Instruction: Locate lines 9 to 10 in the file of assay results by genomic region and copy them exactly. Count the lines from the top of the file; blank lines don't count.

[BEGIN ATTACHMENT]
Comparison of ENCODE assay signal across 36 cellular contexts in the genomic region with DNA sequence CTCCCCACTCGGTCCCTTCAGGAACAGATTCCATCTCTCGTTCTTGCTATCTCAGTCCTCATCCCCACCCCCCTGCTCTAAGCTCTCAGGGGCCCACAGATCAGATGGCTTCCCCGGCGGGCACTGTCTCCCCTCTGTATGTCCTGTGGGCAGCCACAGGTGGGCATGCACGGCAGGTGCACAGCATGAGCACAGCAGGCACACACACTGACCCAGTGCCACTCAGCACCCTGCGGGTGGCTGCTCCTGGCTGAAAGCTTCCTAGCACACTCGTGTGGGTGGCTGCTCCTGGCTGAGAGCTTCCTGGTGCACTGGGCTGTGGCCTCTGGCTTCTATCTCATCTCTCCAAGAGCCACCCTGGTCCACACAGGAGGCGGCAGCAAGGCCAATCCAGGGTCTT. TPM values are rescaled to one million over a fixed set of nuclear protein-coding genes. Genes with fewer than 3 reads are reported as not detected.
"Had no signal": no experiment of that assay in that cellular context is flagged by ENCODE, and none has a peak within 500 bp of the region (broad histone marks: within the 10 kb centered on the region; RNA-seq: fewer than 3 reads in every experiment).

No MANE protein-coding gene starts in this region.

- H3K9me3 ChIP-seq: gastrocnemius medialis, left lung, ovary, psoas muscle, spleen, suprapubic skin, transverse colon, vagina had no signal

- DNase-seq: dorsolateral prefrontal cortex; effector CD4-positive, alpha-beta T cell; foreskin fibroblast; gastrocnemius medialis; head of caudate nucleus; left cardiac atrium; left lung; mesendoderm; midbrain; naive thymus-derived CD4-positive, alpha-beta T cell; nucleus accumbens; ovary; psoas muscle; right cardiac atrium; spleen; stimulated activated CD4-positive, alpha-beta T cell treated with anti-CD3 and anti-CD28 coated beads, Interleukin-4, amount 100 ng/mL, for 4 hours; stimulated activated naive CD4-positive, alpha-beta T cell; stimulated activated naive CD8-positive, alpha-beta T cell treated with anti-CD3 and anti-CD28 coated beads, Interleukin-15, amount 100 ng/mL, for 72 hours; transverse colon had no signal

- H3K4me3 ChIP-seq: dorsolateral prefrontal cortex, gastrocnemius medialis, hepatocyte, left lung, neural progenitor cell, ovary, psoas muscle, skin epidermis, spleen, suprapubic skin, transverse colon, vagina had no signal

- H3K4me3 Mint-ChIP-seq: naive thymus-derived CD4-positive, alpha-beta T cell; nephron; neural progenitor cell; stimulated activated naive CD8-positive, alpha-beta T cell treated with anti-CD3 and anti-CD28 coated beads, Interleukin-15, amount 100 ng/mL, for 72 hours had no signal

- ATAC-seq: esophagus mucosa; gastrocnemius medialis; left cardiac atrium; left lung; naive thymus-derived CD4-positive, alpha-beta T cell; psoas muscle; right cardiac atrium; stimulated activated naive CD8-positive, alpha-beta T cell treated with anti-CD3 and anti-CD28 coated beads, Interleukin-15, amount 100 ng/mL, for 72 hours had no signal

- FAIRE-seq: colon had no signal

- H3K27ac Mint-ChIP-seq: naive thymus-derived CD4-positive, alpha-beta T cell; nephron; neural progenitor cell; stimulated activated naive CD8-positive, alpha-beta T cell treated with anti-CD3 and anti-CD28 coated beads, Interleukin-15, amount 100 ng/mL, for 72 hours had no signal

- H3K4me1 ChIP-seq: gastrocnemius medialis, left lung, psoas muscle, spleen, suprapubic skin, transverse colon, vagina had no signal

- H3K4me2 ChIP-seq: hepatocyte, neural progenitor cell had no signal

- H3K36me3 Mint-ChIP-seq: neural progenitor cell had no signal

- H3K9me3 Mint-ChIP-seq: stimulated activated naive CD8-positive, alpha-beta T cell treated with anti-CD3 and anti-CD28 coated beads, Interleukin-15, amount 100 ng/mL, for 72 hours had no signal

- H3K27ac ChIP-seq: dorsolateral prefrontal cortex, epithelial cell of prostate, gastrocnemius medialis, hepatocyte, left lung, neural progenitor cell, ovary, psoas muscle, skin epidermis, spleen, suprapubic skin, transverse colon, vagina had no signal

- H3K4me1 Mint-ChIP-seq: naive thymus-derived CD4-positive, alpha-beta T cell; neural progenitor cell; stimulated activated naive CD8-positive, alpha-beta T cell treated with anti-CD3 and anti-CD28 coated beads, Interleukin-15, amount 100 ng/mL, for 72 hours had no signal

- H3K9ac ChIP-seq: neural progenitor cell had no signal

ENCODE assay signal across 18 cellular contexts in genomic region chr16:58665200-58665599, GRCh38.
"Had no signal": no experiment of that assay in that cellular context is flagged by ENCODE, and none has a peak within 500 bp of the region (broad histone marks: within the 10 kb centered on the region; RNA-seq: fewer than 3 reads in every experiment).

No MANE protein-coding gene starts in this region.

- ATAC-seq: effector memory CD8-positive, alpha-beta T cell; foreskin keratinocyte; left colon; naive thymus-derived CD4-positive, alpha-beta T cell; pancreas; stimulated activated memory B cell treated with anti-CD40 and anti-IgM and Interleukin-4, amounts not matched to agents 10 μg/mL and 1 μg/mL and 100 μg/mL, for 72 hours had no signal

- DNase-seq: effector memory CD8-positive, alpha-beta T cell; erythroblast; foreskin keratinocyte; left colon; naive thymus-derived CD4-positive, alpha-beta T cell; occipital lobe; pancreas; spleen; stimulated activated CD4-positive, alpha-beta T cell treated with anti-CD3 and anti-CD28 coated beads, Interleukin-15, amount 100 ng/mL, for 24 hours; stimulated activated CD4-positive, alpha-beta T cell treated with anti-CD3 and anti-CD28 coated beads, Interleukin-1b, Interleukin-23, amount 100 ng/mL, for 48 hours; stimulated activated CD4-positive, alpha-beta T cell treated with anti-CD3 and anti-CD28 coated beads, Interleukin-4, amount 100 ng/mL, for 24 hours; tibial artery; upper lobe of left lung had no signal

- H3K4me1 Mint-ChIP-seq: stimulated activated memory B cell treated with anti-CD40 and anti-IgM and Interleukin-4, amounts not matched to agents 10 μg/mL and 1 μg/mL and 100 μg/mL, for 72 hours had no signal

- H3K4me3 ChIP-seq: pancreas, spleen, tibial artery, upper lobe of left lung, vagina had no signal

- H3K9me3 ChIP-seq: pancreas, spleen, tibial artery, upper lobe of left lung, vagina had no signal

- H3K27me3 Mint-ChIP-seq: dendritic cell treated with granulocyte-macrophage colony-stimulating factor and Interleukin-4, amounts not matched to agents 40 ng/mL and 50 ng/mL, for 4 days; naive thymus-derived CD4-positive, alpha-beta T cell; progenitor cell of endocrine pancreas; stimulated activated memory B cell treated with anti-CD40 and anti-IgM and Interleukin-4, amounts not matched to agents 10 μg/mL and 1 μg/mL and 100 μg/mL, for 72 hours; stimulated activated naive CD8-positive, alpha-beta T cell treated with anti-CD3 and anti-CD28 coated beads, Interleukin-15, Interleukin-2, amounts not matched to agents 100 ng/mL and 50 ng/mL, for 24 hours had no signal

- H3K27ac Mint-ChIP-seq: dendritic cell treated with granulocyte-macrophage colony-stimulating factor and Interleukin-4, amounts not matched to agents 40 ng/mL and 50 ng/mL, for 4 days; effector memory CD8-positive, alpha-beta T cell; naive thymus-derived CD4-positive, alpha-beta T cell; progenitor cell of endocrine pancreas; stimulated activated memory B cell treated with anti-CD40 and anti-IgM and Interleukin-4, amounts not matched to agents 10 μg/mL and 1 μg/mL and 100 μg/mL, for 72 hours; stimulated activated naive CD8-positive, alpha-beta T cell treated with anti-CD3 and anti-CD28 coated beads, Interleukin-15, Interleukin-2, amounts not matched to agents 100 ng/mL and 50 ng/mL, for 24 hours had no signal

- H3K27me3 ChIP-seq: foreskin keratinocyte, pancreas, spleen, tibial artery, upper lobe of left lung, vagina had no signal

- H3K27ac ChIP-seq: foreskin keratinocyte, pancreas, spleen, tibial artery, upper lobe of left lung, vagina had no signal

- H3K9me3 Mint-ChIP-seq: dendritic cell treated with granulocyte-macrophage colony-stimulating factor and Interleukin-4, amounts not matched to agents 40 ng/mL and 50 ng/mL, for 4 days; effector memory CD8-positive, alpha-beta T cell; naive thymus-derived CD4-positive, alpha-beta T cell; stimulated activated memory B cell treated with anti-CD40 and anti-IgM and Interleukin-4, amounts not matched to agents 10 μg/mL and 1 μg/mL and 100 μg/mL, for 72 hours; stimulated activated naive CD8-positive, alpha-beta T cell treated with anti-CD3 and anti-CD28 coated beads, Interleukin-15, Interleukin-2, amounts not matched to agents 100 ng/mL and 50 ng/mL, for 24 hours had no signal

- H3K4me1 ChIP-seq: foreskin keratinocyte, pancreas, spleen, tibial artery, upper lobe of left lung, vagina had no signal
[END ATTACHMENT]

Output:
- FAIRE-seq: colon had no signal

- H3K27ac Mint-ChIP-seq: naive thymus-derived CD4-positive, alpha-beta T cell; nephron; neural progenitor cell; stimulated activated naive CD8-positive, alpha-beta T cell treated with anti-CD3 and anti-CD28 coated beads, Interleukin-15, amount 100 ng/mL, for 72 hours had no signal